Two of President Donald Trump’s priorities — a strong stock market and a tough China trade deal — are at odds. Year to date, Trump has tweeted about seven times per week on the subjects of China, trade and tariffs — the same average frequency for jobs, stocks and the economy. “Tariff Man,” as Trump once described himself, is winning the battle of the president’s personalities, and “Dow Man” is just going to have to take a back seat for a while. “It’s impossible — the risk reward here is that alm


Two of President Donald Trump’s priorities — a strong stock market and a tough China trade deal — are at odds. Year to date, Trump has tweeted about seven times per week on the subjects of China, trade and tariffs — the same average frequency for jobs, stocks and the economy. “Tariff Man,” as Trump once described himself, is winning the battle of the president’s personalities, and “Dow Man” is just going to have to take a back seat for a while. “It’s impossible — the risk reward here is that alm
In the battle of Trump personalities, ‘Tariff Man’ is winning, and Wall Street isn’t ready for it Cached Page below :
Company: cnbc, Activity: cnbc, Date: 2019-05-15  Authors: kate rooney
Keywords: news, cnbc, companies, china, wall, battle, president, research, presidents, economy, trump, winning, tariff, personalities, trade, street, policy, ready, trumps, isnt, tariffs, man


In the battle of Trump personalities, 'Tariff Man' is winning, and Wall Street isn't ready for it

Two of President Donald Trump’s priorities — a strong stock market and a tough China trade deal — are at odds. The conflict is frustrating Wall Street as it chases a moving target of pricing in a particular outcome. Traders are hanging on the president’s every word looking for an easing in his rhetoric and a potential softening in the ongoing trade war. If tweets are any indication, the president’s focus is shifting. In the past two weeks, his Twitter mentions of trade-related terms were double his mentions of the economy and stocks. Year to date, Trump has tweeted about seven times per week on the subjects of China, trade and tariffs — the same average frequency for jobs, stocks and the economy. During the week of May 5, though, his China and trade mentions rose to roughly 46 times, while he mentioned economy-related phrases about 17 times, according to analysis of his Twitter feed. There is some overlap, as he occasionally bundles multiple subjects in the same tweet. “Tariff Man,” as Trump once described himself, is winning the battle of the president’s personalities, and “Dow Man” is just going to have to take a back seat for a while.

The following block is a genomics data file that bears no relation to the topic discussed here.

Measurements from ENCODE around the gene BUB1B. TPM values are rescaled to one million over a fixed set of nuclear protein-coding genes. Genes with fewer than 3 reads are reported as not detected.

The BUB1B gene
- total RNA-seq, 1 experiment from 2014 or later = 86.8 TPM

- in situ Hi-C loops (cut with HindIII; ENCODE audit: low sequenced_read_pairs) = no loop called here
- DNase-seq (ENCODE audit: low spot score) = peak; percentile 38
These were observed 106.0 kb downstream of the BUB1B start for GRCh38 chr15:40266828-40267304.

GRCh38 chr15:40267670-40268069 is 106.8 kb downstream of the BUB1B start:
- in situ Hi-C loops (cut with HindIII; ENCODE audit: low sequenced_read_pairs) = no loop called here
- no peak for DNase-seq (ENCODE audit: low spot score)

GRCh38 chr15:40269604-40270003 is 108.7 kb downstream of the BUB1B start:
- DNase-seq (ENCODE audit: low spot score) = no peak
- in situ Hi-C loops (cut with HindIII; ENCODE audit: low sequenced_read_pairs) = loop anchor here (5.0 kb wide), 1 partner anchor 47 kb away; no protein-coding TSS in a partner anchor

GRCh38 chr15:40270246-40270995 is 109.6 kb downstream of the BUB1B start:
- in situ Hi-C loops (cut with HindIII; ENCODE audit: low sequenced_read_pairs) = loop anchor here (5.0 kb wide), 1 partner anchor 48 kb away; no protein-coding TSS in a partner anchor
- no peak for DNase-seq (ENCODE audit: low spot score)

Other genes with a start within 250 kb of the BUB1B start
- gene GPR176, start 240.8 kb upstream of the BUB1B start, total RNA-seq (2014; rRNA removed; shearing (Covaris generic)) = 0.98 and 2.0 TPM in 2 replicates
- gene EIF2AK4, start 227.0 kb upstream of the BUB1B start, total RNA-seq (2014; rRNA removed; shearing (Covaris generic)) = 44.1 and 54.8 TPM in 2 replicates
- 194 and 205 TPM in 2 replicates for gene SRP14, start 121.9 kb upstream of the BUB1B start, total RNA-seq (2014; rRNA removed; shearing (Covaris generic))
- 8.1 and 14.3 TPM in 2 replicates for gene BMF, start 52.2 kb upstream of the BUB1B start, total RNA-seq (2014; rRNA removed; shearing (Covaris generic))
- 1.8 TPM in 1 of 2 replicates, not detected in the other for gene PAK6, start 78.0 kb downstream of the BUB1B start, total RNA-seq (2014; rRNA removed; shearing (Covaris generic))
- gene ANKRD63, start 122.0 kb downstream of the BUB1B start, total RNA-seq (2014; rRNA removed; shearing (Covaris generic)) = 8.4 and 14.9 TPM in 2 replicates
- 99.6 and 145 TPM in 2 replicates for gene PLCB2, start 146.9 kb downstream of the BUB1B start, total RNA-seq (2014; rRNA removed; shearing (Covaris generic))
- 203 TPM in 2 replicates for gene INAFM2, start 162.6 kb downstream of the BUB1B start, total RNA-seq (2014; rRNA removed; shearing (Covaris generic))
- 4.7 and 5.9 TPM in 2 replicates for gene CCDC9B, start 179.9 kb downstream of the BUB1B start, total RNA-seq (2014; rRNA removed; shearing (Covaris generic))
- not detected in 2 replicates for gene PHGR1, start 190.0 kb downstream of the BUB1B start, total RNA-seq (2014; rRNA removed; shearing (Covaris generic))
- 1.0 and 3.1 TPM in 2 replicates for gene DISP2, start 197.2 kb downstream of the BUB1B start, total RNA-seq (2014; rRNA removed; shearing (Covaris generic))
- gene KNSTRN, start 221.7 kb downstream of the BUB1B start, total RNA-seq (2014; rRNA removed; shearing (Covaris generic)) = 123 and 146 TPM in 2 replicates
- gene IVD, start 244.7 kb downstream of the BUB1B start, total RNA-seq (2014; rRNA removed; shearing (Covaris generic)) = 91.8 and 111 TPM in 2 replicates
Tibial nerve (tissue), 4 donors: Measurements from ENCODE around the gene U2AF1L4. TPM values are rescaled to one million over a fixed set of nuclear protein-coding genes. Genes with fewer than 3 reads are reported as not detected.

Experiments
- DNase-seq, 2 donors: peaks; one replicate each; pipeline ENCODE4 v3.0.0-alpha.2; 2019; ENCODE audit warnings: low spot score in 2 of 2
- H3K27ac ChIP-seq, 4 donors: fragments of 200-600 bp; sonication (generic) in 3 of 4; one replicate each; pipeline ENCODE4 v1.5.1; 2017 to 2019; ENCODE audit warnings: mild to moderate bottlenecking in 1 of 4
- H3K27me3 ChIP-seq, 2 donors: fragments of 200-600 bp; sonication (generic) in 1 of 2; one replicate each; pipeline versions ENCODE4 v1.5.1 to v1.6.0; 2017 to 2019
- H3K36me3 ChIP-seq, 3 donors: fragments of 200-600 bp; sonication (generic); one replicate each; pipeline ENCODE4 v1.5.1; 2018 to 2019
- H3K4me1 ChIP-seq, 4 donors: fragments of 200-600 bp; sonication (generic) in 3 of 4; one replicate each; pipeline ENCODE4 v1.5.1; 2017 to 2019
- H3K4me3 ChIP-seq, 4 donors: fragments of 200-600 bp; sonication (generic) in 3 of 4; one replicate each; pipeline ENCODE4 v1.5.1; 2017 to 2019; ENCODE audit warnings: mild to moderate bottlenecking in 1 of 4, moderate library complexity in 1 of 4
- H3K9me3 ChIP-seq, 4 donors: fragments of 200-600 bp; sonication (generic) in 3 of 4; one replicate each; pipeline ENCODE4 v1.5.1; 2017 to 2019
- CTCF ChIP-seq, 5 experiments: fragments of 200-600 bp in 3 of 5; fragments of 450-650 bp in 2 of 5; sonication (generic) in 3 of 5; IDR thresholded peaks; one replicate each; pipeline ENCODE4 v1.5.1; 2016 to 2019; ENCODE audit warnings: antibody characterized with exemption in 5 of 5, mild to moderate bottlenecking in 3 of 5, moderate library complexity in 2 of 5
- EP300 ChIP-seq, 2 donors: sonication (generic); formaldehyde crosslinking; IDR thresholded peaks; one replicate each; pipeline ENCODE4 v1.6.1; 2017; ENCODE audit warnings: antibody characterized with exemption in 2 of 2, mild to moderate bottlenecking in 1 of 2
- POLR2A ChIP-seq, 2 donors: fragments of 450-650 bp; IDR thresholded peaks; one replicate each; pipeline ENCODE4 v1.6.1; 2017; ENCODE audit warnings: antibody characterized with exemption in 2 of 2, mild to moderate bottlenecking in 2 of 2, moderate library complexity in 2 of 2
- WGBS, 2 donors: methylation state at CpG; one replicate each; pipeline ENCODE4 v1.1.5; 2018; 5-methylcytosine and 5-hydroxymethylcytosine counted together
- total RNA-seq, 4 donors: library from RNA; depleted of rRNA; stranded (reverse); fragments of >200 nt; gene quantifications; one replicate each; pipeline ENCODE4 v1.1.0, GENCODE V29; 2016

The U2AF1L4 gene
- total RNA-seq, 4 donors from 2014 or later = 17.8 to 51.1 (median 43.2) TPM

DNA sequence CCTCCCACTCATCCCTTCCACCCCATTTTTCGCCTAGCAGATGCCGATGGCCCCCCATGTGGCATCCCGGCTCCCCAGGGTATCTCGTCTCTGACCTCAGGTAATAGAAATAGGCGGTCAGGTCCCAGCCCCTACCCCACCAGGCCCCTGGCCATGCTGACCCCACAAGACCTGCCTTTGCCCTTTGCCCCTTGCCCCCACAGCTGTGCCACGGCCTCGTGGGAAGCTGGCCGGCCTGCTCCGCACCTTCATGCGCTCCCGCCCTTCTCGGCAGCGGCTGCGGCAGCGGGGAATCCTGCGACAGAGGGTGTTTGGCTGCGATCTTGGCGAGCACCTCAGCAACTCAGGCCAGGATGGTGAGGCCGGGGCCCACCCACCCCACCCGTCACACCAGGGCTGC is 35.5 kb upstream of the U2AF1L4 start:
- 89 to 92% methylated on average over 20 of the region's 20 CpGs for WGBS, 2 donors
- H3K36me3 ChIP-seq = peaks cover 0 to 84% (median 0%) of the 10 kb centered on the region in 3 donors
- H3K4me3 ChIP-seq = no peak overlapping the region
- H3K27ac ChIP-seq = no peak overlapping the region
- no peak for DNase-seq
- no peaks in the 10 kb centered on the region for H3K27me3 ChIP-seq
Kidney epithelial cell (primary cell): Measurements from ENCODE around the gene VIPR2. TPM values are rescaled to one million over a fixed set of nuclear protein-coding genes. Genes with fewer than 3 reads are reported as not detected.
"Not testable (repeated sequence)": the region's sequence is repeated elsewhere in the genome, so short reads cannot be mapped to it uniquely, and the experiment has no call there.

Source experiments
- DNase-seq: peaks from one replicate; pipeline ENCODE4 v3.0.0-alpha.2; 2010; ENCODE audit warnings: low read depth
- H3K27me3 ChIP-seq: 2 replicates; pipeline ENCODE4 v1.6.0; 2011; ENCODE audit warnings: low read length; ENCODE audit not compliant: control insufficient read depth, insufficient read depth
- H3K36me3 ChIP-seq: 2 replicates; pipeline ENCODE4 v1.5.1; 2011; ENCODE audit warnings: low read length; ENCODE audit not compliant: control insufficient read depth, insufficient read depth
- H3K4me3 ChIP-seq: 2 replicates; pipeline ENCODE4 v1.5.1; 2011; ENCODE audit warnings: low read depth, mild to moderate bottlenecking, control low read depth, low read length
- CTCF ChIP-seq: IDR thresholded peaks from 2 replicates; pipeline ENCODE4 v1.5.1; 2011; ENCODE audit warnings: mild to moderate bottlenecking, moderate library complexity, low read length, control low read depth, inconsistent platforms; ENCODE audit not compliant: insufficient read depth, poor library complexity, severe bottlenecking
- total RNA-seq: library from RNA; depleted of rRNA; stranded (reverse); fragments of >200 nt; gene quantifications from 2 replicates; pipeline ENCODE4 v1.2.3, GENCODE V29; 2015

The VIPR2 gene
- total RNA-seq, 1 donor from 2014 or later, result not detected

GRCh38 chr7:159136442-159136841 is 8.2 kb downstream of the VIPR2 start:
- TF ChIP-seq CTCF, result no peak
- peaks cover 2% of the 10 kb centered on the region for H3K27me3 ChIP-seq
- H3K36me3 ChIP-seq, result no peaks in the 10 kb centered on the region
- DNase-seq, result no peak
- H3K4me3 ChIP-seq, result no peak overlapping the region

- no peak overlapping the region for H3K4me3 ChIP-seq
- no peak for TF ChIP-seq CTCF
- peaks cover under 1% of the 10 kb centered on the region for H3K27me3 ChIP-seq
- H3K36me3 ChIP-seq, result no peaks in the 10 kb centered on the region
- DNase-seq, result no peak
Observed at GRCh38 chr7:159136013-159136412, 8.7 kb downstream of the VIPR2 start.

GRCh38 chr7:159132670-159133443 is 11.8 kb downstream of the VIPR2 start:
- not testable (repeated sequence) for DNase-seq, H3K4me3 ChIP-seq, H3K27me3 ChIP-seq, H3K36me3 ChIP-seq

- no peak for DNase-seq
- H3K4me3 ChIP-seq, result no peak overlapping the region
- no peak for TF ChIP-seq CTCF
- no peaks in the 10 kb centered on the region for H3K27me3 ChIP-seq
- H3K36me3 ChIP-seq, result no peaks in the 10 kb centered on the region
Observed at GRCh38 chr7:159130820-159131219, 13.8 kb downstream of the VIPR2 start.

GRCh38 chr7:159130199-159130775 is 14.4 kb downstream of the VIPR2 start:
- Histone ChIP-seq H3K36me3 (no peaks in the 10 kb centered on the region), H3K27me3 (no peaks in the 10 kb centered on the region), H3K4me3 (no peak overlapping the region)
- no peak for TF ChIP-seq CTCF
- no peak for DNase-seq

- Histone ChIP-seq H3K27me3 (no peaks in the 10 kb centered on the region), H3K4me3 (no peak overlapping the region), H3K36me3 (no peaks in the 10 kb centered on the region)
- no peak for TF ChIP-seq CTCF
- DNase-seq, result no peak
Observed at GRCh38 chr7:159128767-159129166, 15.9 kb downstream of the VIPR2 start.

‘It’s impossible’

Wall Street analysts find the job of predicting the president’s mindset on a daily basis for clients to be a difficult task. “It’s impossible — the risk reward here is that almost all of this is at the discretion of President Trump,” Raymond James Washington policy analyst Ed Mills said. “You can’t know entirely what his intentions are.” On one hand, Trump is appealing to his base with a tough stance on trade ahead of the 2020 election. But economists say less trade between the world’s largest economies threatens to dampen growth, at least in the near term.